The focus of this week's review is User Experience, so to get some additional insight I've invited my colleague Roman Nurik to co-author it. Roman is passionate about good UI and is pretty handy at pushing pixels, so thanks to him this surgery includes some mockups to illustrate our ideas.
The App: Cycle Hire Widget
Cycle Hire Widget helps users of London's Barclays Cycle Hire project find nearby docking stations. It shows the distance, direction, and number of bikes / return slots available at each bike depot.
Originally designed only as a widget, CHW has grown into a full app. The widget remains the primary access point, while the app uses a familiar combination of list and map view to display more detailed information on each docking station.
The Deadly Sins and Glorious Virtues
Let's start by taking a look at how Cycle Hire Widget stacks up against the 5 deadly sins and glorious virtues.
The key to it's success is it's utility. Simple and effective, it solves a particular problem in an elegant way.
Arrogance and Hostility
For the most part the team have conformed to user expectations and respected system preferences. Application settings are presented using native Preference Screens, and long-pressing a docking location displays a context menu.
They've chosen to make the Preference Activity full screen (hiding the status bar) - an option I've
In terms of usability and accessibility, trackball navigation isn't supported. We'd recommend using StateListDrawables to let users navigate the app without using the touchscreen.
Ubiquity and Generosity
The dynamic and interactive widget is a highlight of the app. Live Folders, while not as popular as widgets, could be a useful additional way to show some of the data. It might also be interesting to add a share option to the context menu for each docking station.
I'd love to see the team explore the use of notifications. The (pro version of the) app lets you select favourite depots. It would be awesome if we could monitor those favourites and notify the user if the number of available slots or bikes becomes critical.
The manifest explicitely supports all screen sizes, but the app still seems to be running in compatibility mode. It's important to change the targetSDK to at least 4 so that it can scale appropriately.
Because the app requests permissions for accessing the coarse and fine location, the Market infers a requirement for both WiFi and GPS hardware. Provided you're using Criteria to find suitable location providers, you can then use uses-feature nodes to specify that location services are required, but both of the specific technologies are optional.
<uses-feature android:name="android.hardware.location" android:required="true"/>
<uses-feature android:name="android.hardware.location.network" android:required="false"/>
<uses-feature android:name="android.hardware.location.gps" android:required="false"/>
Sloth and Gluttony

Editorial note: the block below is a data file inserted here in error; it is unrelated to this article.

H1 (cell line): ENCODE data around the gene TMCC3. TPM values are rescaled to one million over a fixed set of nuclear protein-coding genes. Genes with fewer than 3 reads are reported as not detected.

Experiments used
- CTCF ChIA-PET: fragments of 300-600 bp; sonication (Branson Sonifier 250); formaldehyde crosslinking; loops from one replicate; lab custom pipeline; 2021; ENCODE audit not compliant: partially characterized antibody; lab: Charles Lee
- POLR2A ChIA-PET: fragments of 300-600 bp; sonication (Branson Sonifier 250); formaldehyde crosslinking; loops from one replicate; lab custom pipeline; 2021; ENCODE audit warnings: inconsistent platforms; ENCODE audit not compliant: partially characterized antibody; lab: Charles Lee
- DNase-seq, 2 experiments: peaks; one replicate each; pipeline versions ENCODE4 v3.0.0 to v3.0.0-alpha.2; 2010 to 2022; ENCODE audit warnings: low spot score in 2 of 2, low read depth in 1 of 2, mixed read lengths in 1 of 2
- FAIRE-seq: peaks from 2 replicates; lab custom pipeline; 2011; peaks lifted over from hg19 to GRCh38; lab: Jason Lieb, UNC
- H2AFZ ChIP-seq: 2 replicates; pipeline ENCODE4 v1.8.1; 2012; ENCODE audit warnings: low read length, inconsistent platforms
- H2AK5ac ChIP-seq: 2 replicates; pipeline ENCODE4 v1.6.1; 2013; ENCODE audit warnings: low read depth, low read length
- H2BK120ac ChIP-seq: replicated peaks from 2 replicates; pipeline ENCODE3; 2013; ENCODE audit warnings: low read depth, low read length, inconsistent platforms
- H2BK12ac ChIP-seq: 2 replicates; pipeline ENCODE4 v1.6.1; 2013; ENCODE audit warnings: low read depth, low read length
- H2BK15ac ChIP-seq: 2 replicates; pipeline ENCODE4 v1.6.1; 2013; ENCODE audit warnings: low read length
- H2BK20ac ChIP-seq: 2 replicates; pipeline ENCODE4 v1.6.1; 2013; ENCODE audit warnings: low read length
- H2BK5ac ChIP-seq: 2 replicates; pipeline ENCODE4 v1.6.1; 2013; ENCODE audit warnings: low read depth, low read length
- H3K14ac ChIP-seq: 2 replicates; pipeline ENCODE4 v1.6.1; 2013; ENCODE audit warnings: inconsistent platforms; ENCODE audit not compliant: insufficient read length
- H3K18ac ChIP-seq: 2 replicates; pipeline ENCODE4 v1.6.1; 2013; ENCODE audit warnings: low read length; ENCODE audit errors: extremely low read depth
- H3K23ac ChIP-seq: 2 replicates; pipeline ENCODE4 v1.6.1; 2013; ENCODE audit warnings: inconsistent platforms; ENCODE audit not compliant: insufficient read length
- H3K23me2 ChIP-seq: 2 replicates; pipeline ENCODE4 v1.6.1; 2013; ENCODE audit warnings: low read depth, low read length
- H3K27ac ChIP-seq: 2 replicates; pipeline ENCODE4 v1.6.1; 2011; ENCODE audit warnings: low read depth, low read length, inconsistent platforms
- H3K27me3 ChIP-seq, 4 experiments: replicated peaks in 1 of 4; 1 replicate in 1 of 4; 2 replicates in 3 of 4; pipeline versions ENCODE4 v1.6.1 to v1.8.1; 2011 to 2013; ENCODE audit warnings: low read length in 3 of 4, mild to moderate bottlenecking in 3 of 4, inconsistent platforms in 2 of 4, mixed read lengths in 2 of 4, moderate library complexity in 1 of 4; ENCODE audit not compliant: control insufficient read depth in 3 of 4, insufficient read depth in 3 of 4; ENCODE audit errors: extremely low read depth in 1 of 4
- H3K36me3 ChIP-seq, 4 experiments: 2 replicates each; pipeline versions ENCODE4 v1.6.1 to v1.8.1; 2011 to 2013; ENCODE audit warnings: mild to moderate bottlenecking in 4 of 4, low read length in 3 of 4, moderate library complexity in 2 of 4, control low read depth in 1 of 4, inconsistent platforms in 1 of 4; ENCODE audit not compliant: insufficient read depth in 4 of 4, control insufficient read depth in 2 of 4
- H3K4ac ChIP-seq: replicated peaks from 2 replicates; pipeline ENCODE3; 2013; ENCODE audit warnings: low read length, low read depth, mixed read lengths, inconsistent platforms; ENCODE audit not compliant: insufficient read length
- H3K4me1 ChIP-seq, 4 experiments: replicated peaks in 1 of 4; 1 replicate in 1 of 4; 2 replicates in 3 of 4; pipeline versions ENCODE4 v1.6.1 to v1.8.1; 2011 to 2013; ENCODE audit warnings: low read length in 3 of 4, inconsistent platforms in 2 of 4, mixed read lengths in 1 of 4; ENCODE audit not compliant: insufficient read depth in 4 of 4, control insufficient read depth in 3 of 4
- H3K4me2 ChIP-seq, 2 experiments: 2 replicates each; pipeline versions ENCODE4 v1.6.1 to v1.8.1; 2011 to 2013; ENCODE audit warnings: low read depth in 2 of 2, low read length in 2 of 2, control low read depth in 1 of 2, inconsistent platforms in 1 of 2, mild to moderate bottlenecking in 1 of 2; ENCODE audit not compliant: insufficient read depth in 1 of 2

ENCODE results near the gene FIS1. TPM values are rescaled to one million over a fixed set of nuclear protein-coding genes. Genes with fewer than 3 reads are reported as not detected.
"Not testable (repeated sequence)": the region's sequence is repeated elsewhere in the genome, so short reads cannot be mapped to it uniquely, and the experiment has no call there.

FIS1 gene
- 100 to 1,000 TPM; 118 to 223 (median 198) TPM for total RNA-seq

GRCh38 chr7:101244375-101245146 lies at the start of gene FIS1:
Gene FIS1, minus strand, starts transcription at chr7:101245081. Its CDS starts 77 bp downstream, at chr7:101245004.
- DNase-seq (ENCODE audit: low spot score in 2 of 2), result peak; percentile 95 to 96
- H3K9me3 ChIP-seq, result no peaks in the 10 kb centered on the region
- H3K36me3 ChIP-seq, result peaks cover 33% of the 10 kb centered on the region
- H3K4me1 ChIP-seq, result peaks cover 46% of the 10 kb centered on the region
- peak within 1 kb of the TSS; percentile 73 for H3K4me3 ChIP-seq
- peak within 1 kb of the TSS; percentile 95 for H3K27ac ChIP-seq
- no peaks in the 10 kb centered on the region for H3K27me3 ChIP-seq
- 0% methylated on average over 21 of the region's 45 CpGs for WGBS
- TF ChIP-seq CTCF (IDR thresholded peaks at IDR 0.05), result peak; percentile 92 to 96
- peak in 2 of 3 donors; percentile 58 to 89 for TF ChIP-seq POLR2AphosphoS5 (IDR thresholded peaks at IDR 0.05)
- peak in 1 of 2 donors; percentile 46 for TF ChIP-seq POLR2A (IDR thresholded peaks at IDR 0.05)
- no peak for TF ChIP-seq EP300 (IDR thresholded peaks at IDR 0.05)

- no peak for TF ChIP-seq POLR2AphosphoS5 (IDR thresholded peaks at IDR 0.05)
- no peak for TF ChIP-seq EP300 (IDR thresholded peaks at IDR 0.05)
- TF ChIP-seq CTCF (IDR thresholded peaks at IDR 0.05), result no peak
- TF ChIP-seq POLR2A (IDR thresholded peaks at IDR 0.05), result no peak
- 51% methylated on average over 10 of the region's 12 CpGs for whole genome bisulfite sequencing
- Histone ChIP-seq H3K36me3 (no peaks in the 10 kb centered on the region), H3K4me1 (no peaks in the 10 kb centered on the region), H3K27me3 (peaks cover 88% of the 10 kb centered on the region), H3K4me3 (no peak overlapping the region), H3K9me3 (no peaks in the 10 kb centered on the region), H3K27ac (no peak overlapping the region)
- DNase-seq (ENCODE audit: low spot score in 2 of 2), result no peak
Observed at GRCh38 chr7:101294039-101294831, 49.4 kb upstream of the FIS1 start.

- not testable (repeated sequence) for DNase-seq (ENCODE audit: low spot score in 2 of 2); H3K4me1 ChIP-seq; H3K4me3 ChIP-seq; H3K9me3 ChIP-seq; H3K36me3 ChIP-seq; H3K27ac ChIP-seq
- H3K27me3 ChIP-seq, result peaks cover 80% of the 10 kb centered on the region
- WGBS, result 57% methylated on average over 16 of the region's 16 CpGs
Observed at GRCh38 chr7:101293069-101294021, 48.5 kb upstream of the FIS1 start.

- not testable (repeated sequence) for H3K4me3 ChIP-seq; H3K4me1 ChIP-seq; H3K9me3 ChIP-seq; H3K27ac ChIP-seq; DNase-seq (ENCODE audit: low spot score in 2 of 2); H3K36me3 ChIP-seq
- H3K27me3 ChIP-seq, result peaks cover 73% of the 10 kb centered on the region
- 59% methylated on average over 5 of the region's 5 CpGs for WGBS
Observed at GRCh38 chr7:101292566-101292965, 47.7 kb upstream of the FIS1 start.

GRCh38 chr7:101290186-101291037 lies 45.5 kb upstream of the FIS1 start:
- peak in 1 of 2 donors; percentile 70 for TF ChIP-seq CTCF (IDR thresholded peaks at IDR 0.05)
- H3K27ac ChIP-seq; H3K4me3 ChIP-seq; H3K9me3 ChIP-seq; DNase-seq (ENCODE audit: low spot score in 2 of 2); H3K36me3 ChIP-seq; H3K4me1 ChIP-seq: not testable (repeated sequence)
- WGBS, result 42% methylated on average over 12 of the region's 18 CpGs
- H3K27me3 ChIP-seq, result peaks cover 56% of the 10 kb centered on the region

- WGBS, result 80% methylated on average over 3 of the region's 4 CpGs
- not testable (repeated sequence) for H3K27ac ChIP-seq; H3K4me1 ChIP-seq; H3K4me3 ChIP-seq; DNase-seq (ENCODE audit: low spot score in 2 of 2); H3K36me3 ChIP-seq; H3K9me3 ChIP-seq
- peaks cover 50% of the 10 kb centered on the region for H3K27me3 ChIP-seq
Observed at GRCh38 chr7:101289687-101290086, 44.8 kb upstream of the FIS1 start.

I can see that the Services used to update the location status is short-lived and self-terminating. If they're using inexact repeating Alarms to schedule the updates then we're golden.
The User Experience
This is a great app, and very useful, so the focus of this part of our review is to suggest some ways to add polish to the existing functionality rather than a dramatic change in functionality.
We've created a series of mockups to better illustrate our suggestions - we'll leave it to the Little Fluffy Toys team to decide which (if any!) they want to incorporate. The redesign is based on the principles laid out in Android UI Design Patterns.
The biggest change is the addition of an Action Bar. As well as providing a consistent theme between Activities, it:
- Replaces the over-sized custom tab panel.
- Lets us refactor the "time since last refreshed" text out of each List View item.
- Has space for a user-initiated refresh icon that can also be used to display an indeterminate progress bar to indicate an update in progress.
The List View Item layout has been optimized. We've moved the last update text to the action bar, added a toggleable "favourites" star to the left, and we've emphasized the distance over the direction. To make the list easier to parse, we're only displaying the number of bikes and slots for the nearest docking station (or if they aren't enough of either).
The current app doesn't include assets optimized for LDPI or HDPI devices. To prevent fuzzy graphics, you should always create images optimized for each category of screen res. This is especially true of the app icon.
The current lack of menu icons makes the app's menu look half finished. In this instance they can use system defaults for all of them.
Finally, let's go back to the widget. It's the most visible representation of the app, so we spent a lot of time trying to figure out how to fit the same information in a way that better matched the current native widget style.
We didn't really succeed.
The problem is, that once you take the appropriate spacing into account there just isn't enough room for three distance / direction pairs.
The second shows the three distance / direction pairs, but does so as a full width horizontal bar.
This surgery was a little longer than usual, but hopefully the extra detail on the user experience feedback is a helpful addition. It's up to LFT to decide which of these suggestions are worth the time and effort required to implement. What do you guys think?